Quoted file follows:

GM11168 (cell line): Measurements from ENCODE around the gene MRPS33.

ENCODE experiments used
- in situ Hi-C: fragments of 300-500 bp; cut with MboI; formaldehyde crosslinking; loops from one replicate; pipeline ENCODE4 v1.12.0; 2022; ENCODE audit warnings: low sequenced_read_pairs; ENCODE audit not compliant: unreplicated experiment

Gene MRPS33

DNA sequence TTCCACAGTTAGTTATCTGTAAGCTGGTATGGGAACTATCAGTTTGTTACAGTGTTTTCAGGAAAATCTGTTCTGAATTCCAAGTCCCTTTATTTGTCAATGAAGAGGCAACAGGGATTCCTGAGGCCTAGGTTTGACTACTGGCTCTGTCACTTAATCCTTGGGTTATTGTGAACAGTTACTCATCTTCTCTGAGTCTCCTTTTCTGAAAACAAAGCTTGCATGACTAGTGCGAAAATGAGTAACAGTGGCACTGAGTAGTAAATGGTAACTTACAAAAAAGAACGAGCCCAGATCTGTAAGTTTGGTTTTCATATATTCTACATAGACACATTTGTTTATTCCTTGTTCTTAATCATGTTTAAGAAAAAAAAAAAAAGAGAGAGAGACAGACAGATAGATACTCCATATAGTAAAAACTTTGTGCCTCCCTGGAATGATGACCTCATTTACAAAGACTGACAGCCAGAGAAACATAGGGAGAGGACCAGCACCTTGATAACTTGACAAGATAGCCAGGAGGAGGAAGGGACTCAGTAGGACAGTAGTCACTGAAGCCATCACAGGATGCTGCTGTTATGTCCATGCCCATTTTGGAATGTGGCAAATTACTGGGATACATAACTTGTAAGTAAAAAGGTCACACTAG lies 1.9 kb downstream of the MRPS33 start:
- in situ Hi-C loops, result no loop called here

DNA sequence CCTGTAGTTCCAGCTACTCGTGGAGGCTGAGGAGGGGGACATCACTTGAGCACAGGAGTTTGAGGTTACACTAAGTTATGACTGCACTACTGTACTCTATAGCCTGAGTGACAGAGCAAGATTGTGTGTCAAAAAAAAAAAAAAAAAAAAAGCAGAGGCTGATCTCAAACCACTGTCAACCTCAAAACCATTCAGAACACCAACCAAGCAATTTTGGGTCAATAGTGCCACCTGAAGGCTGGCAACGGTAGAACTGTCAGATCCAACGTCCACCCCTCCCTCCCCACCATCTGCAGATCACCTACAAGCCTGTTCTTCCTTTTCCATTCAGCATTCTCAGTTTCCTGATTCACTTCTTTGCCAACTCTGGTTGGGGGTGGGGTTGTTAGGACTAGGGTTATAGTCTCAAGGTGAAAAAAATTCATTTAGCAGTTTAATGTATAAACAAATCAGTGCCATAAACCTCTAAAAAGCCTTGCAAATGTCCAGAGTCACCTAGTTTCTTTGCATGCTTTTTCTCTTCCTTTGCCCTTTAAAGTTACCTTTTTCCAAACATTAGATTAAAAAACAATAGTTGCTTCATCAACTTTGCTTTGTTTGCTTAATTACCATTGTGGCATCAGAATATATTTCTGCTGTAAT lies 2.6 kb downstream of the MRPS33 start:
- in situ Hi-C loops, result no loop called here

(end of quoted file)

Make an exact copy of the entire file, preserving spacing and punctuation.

GM11168 (cell line): Measurements from ENCODE around the gene MRPS33.

ENCODE experiments used
- in situ Hi-C: fragments of 300-500 bp; cut with MboI; formaldehyde crosslinking; loops from one replicate; pipeline ENCODE4 v1.12.0; 2022; ENCODE audit warnings: low sequenced_read_pairs; ENCODE audit not compliant: unreplicated experiment

Gene MRPS33

DNA sequence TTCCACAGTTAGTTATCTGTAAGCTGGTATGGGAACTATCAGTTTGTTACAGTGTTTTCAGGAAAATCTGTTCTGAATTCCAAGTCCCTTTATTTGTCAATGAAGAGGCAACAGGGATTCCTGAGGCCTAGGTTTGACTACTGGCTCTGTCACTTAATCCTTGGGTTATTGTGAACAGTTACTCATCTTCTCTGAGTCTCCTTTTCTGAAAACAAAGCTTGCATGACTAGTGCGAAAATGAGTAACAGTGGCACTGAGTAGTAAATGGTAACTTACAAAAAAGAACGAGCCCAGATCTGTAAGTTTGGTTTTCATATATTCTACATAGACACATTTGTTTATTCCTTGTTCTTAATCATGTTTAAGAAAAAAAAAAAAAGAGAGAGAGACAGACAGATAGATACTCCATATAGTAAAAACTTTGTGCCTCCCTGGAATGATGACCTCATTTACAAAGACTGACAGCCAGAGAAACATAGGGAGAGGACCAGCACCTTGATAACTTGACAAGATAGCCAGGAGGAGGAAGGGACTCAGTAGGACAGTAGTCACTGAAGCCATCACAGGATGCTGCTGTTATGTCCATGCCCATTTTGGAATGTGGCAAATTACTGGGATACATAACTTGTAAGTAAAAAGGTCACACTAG lies 1.9 kb downstream of the MRPS33 start:
- in situ Hi-C loops, result no loop called here

DNA sequence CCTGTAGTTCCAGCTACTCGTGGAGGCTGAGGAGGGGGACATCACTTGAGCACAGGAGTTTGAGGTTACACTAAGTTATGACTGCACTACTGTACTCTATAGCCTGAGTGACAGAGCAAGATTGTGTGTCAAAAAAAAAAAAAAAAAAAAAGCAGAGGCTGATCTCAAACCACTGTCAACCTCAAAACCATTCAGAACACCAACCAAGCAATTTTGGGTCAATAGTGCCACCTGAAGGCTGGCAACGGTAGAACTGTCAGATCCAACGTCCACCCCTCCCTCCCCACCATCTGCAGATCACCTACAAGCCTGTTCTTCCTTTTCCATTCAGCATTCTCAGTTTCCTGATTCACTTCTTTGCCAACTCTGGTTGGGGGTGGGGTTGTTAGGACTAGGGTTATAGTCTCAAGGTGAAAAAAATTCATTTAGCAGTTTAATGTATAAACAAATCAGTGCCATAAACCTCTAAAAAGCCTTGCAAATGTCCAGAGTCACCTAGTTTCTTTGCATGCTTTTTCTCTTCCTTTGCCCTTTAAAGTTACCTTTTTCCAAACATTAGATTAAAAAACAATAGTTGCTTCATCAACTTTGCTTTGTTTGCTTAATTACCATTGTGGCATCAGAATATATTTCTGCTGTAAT lies 2.6 kb downstream of the MRPS33 start:
- in situ Hi-C loops, result no loop called here